# Inductor noise?

Discussion in 'General Electronics Chat' started by Brett3gb, Feb 1, 2012.

1. ### Brett3gb Thread Starter New Member

Feb 1, 2012
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Hi all,

New here.

This one seemed obvious at first, but now I am not so sure.

I have an air-core coil, inductance L, resistance R. The resistance exhibits a small amount of Johnson noise.

If the coil remains open-circuited, will there still be an, admitedly very small, amount of magnetic noise in the coil?

2. ### thatoneguy AAC Fanatic!

Feb 19, 2009
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An air core inductor in the open would act like an antenna, gathering a much higher signal from radio station emissions than from thermal noise.

What are the values of R and L, and are you trying to use the noise in an RNG, or eliminate it?

3. ### Brett3gb Thread Starter New Member

Feb 1, 2012
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It is part of a force transducer used within a magnetic structure to give about 15 N/A at frequencies below 30Hz. Used in an instrument similar to http://bnordgren.org/seismo/gif_images.htm

At 1/50Hz we are measuring a force-noise density of somewhere around 160 nanograms/sqrt-Hz and are trying to discover what determines how low we can go. Spice modeling was suggesting that the coil might be able generate a force noise even when not connected, which didn't really seem right.

We're talking about 50 Ohms and a few Hy.

4. ### thatoneguy AAC Fanatic!

Feb 19, 2009
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718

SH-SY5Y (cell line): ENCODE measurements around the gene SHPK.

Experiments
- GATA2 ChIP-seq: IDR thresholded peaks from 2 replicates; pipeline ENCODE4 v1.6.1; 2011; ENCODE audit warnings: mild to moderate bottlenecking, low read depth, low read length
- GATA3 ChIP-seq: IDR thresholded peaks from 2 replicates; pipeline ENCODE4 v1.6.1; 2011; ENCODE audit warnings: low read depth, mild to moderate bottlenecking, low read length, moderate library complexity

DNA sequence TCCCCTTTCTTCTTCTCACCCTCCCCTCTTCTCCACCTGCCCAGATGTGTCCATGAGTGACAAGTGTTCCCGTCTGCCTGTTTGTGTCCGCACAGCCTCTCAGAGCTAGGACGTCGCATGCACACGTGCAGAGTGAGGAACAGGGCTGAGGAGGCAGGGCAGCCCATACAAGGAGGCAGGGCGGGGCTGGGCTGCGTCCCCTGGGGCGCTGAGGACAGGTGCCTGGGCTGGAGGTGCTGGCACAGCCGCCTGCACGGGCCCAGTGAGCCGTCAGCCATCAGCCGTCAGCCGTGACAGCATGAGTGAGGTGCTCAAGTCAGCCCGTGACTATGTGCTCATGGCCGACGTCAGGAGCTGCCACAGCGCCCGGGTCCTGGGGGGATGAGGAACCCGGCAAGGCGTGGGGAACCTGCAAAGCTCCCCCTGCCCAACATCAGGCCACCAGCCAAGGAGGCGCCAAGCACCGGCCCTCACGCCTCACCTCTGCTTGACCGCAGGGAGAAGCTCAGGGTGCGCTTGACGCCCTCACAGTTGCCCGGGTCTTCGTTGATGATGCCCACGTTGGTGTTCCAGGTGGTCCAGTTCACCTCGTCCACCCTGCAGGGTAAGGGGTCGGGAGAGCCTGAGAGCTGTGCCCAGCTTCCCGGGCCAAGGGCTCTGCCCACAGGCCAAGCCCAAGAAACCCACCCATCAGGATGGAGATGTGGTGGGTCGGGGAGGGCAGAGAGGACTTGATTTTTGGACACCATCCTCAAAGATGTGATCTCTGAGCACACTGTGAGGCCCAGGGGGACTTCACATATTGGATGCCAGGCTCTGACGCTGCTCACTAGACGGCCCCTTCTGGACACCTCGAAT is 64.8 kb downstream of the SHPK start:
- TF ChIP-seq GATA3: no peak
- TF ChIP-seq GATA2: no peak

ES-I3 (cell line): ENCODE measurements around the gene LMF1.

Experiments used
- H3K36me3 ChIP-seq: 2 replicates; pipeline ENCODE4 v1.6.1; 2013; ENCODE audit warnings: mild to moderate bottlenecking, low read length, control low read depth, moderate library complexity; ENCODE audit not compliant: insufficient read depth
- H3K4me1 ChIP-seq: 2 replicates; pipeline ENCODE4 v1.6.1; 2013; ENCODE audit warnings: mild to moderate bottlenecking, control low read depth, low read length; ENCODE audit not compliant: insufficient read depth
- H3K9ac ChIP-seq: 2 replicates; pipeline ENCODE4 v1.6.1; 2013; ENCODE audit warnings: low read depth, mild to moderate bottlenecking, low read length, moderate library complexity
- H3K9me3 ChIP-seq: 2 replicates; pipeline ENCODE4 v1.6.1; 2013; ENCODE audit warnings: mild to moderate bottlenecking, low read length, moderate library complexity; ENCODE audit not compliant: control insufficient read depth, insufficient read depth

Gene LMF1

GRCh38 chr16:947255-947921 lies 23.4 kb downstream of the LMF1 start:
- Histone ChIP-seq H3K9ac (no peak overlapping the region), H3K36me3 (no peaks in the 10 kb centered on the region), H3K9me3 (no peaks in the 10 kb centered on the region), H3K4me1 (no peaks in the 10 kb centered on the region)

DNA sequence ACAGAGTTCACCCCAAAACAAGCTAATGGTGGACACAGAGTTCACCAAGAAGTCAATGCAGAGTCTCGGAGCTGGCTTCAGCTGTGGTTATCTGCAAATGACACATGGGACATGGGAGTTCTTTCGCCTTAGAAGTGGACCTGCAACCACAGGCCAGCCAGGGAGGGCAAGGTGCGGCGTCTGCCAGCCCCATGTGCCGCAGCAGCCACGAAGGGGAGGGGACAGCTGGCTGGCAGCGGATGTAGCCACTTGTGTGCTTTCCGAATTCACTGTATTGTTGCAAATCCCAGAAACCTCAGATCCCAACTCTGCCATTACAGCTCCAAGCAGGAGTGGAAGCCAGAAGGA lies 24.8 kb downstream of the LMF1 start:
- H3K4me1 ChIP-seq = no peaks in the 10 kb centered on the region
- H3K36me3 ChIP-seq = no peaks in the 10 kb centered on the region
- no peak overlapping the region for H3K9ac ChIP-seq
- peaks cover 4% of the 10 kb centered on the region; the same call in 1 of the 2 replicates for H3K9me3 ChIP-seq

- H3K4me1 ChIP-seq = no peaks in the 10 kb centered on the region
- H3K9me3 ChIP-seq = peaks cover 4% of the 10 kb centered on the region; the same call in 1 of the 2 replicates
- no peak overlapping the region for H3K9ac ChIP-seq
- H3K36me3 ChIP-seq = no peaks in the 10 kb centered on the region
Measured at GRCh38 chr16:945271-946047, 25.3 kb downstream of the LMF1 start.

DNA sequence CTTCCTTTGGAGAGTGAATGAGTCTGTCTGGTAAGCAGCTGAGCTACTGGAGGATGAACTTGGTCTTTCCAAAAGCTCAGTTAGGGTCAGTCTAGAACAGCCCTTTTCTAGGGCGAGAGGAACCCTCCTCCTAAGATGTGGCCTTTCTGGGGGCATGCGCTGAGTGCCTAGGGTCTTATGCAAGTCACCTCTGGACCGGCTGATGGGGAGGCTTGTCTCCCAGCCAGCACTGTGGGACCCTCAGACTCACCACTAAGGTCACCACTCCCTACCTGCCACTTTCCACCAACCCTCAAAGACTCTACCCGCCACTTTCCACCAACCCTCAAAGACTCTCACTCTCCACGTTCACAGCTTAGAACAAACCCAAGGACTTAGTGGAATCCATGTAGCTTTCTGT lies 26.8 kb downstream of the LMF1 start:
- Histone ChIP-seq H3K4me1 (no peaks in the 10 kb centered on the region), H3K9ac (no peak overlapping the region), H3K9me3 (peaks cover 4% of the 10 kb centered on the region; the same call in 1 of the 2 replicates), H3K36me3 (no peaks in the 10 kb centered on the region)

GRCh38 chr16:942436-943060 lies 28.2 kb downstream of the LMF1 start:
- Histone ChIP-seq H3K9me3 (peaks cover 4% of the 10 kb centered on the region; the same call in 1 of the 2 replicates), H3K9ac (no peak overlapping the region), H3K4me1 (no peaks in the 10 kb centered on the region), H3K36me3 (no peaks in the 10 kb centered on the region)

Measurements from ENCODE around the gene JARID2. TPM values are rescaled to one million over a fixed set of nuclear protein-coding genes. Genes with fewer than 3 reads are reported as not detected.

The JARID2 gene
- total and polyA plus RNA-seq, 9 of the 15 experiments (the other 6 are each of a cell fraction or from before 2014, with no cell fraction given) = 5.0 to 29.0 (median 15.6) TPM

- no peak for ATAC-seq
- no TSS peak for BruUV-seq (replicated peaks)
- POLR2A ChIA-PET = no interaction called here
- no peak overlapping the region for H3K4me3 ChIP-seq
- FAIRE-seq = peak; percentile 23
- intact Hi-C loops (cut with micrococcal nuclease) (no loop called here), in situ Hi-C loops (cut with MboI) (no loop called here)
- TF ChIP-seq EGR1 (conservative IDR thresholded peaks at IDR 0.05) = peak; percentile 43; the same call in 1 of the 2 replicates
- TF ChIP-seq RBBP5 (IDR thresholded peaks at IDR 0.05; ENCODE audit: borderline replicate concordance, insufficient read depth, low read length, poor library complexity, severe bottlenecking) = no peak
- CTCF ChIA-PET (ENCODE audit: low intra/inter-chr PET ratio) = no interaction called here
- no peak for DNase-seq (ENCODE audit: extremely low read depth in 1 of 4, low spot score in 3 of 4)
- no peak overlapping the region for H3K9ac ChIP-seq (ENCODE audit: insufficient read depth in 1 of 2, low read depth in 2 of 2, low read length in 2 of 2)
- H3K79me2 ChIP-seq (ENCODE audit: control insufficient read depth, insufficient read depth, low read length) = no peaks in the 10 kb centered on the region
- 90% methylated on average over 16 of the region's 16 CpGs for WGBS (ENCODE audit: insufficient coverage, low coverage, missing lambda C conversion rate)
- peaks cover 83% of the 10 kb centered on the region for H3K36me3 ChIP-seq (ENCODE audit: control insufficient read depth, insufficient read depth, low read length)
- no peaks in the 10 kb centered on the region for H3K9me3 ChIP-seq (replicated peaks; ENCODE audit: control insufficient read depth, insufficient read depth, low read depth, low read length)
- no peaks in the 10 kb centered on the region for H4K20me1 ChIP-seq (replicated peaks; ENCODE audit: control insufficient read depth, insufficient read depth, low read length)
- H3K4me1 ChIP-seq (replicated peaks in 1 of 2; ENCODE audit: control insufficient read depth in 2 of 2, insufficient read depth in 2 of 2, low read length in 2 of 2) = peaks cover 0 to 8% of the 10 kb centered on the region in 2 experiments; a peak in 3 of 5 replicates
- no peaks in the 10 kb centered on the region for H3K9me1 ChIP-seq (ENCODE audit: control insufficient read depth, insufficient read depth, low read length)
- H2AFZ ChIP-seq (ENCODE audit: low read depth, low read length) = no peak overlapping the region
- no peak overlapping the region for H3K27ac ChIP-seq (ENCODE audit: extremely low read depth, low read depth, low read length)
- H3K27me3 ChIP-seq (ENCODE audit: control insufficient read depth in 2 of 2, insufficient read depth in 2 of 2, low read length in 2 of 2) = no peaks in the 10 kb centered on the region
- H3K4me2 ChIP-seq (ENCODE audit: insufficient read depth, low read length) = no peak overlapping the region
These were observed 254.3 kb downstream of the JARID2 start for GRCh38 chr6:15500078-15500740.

So from the pictures, I'm assuming the circuit is inside a conductive container, which is connected to earth ground?

If so, and you are still seeing the noise, I'd look to other parts of the unit first, semiconductors and resistors are much more likely to be noisy compared to a large inductor, while at the same time, the large inductor would pick up EM radiation much more easily if not shielded.

5. ### Brett3gb Thread Starter New Member

Feb 1, 2012
3
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We are not actually troubleshooting, but trying to better understand all the potential noise sources in the instrument. Made a Spice model of the electronics and then started removing sections until all that was left was the coil by itself which still showed a small but significant amount of noise in the model, which was what prompted my original question.

One needs to think in terms of frequencies in the 1 Hz to 1 milliHz range, like minutes per cycle.

Electrostatic shielded, magnetic shielded, thermally insulated and enclosed in a pressure-tight case to resist air buoyancy variations from atmospheric pressure noise. Today we saw a small 1/60 Hz peak in the spectrum that went away when a nearby laptop was turned off. It apparently was doing something regularly, once per minute. Probably a magnetic effect.